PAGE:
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Queensland: police get extra time to hold Gold Coast doctor; lawyer questions the length of time a terror suspect can be held.

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Tuesday 10 July 2007

Queensland: police get extra time to hold Gold Coast doctor; lawyer questions the length of time a terror suspect can be held


TONY EASTLEY: The Australian Federal Police now have extra time to examine material they've collected and to question Gold Coast doctor Mohammed Haneef, who has been held for more than a week now without charge, in connection with the foiled British terrorism plot.

While the Federal Government says it's a fair process, one legal expert has told AM there should be a limit placed on how long a suspect can be held without charge, as there is in the UK.

From Canberra, Peta Donald reports.

PETA DONALD: Dr Mohammed Haneef has spent another night in a Brisbane cell.

The Federal Police had applied to hold him for five more, before resuming their questions. Instead they say a magistrate, in a closed court, has given them another 48 hours, before the 12 hours they have left to question Dr Haneef starts ticking.

The Attorney-General Philip Ruddock:

PHILIP RUDDOCK: Something of the order of 120 gigabytes of computer data is being examined. And as I said at the weekend, that's the equivalent of 31,000 single page documents. So, it gives you an order of magnitude, and it's one of the reasons that the matter takes so long.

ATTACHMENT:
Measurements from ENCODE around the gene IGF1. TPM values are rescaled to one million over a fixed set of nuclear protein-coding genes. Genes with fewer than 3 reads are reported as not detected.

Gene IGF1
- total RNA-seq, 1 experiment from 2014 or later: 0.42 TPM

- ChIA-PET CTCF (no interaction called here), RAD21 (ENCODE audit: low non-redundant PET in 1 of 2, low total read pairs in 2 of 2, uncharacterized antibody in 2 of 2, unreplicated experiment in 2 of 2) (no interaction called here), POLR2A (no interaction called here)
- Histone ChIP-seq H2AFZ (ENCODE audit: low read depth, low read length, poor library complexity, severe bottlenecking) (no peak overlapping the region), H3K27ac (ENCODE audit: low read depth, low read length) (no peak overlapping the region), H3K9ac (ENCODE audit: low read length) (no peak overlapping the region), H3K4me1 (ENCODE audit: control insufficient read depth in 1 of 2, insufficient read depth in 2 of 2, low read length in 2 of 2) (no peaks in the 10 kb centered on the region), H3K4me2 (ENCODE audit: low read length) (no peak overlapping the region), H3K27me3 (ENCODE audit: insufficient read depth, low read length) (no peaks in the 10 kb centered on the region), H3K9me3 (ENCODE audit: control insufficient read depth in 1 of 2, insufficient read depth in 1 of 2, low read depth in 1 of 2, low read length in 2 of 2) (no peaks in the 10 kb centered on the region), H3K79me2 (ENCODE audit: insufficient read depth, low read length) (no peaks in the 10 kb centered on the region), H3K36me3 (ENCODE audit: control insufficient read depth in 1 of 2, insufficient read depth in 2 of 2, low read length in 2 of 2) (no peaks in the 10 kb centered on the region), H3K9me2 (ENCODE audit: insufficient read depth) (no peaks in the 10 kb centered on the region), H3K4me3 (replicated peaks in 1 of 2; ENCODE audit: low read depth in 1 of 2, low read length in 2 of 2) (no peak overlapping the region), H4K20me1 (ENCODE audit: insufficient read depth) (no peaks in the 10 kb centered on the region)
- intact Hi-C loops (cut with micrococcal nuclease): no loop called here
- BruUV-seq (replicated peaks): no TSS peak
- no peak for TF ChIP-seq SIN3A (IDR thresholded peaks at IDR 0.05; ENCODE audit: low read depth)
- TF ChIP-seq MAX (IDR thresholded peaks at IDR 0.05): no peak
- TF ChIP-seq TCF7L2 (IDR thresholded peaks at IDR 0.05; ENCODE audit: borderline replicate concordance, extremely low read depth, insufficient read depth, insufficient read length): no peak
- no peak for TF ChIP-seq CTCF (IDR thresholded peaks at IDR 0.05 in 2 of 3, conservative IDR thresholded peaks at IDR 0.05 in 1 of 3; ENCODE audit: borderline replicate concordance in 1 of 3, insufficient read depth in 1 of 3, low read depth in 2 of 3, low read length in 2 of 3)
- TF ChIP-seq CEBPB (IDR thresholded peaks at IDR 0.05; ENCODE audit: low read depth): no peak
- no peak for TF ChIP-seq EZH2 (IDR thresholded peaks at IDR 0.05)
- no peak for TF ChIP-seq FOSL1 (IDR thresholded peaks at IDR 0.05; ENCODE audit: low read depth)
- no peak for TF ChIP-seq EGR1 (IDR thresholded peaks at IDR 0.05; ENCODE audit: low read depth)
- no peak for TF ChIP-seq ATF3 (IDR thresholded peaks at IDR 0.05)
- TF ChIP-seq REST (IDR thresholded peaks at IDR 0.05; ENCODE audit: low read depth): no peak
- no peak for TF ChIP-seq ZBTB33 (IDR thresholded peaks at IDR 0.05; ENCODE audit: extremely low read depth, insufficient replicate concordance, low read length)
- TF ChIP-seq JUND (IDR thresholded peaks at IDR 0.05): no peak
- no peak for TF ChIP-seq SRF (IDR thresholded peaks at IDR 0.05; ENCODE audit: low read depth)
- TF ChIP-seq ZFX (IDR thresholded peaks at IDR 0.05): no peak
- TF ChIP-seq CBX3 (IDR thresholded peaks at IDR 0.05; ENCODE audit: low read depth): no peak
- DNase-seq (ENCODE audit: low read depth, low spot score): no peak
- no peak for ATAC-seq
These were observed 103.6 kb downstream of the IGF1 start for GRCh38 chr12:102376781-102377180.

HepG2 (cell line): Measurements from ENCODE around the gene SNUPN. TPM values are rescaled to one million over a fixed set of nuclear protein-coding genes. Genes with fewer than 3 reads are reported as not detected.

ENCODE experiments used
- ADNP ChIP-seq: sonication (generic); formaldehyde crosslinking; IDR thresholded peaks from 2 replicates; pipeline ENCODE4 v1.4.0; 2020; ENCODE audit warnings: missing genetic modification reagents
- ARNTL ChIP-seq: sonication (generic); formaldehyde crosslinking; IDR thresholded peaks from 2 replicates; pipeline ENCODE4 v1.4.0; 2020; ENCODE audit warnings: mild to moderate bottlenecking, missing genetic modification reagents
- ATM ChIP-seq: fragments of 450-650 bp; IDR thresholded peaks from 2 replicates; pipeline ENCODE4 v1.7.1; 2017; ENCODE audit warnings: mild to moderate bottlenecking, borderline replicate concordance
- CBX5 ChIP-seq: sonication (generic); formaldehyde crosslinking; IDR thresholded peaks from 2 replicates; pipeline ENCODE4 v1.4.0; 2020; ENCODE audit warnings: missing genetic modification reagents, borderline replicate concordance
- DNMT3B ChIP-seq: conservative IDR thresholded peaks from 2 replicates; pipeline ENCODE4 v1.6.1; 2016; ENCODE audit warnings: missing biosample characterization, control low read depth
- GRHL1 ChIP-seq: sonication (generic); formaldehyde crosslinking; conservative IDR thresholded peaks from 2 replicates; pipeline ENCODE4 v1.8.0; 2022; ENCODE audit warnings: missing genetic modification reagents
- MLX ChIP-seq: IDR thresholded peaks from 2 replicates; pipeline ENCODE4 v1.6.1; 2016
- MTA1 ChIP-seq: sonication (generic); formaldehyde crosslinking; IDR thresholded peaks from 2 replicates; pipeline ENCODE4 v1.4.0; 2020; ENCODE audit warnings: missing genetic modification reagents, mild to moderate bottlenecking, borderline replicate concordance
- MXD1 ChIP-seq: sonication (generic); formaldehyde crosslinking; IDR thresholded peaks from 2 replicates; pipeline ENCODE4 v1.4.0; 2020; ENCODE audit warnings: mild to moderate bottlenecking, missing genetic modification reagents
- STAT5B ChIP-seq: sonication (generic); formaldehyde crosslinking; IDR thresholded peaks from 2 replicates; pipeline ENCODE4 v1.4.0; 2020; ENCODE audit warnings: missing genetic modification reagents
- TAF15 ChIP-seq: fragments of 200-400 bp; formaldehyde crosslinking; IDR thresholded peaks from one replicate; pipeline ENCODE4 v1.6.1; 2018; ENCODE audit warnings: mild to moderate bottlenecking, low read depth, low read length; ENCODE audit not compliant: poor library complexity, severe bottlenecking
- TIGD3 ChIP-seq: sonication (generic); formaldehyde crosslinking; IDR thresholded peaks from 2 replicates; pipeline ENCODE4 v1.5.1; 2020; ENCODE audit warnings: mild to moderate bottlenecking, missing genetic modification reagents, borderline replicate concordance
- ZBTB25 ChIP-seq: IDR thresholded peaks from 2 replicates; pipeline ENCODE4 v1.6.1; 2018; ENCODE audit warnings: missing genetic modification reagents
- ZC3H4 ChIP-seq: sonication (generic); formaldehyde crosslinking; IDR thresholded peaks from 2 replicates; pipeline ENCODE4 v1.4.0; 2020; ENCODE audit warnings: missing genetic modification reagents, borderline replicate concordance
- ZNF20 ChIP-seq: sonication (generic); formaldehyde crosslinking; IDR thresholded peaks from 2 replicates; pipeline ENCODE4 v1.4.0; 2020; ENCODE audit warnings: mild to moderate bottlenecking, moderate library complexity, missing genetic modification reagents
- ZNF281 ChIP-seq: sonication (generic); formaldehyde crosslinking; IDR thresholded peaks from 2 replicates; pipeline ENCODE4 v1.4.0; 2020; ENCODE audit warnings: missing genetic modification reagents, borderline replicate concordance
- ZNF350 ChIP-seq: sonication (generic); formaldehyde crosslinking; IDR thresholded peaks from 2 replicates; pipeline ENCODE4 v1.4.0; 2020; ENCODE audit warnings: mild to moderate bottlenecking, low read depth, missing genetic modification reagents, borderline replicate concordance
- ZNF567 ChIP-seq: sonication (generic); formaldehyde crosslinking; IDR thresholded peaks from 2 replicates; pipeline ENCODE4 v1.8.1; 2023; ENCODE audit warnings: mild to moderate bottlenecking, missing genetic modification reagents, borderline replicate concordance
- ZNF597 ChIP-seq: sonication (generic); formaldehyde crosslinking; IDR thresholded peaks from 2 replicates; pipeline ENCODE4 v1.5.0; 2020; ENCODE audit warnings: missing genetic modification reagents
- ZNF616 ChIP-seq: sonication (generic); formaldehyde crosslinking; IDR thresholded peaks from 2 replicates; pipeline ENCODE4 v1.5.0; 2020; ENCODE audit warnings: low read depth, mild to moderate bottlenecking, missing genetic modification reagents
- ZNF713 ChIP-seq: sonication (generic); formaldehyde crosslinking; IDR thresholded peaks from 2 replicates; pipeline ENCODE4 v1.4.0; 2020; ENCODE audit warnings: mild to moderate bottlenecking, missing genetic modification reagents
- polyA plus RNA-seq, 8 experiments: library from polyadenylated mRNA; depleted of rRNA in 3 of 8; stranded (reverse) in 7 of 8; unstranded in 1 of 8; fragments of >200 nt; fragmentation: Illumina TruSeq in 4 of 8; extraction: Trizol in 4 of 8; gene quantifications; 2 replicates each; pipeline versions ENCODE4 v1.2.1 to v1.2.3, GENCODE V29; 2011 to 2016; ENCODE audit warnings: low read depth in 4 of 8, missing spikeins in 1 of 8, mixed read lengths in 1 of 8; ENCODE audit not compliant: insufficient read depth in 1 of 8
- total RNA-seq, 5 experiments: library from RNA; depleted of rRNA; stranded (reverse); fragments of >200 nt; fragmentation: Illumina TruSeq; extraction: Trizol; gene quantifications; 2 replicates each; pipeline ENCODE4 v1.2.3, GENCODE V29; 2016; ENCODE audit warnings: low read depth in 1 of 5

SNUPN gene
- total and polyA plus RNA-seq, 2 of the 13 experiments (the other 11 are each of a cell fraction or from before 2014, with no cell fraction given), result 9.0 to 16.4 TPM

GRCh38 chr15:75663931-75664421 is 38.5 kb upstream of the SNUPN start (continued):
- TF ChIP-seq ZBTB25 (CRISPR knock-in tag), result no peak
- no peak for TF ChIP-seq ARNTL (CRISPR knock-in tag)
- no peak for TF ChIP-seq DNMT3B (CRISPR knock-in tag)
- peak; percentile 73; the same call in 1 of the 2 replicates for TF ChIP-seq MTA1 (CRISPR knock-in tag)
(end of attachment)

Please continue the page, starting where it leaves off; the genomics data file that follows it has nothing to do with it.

PETA DONALD: He also says police need the extra time to liaise with authorities in Britain, and that as Thursday's 6pm deadline approaches, police may well apply for a third time to hold Dr Haneef for longer.

PHILIP RUDDOCK: The sought an extension of time and that doesn't preclude them seeking further extensions of time.

PETA DONALD: Professor George Williams, from the University of New South Wales, is an expert on anti-terror laws. He argues there should be a limit on how long a suspect can be held without charge.

GEORGE WILLIAMS: I would like to see an outer limit. I think that other nations have seen that that is the way to go. And unfortunately when you don't have that, it leaves the person in a state of limbo where it could extend for what might ultimately be quite an unreasonable period of time.

PETA DONALD: Why do you think it is important that there is an outer limit?

GEORGE WILLIAMS: Otherwise the power can be exercised seemingly on a reasonable basis each time to give an extension, but when you add them all up, it becomes quite unreasonable.

PETA DONALD: Professor Williams points to the United Kingdom, where there's a 28-day limit. Mr Ruddock defends the Australian laws, in this case the Crimes Act, toughened up with anti-terror measures in 2004.

PHILIP RUDDOCK: In the United Kingdom, they are able to detain people for a period of questioning for a longer period of time than is available here.

PETA DONALD: But it's limited to 28 days.

PHILIP RUDDOCK: Well, the period here is a limited period, which has to be extended by a judicial process. It's limited by the reasonableness and the evidence.

TONY EASTLEY: The Federal Attorney-General Philip Ruddock, speaking there with Peta Donald.

We did have the Police Commissioner Mick Keelty lined up to speak straight after that story, but we hope to bring him to you a little later in the program.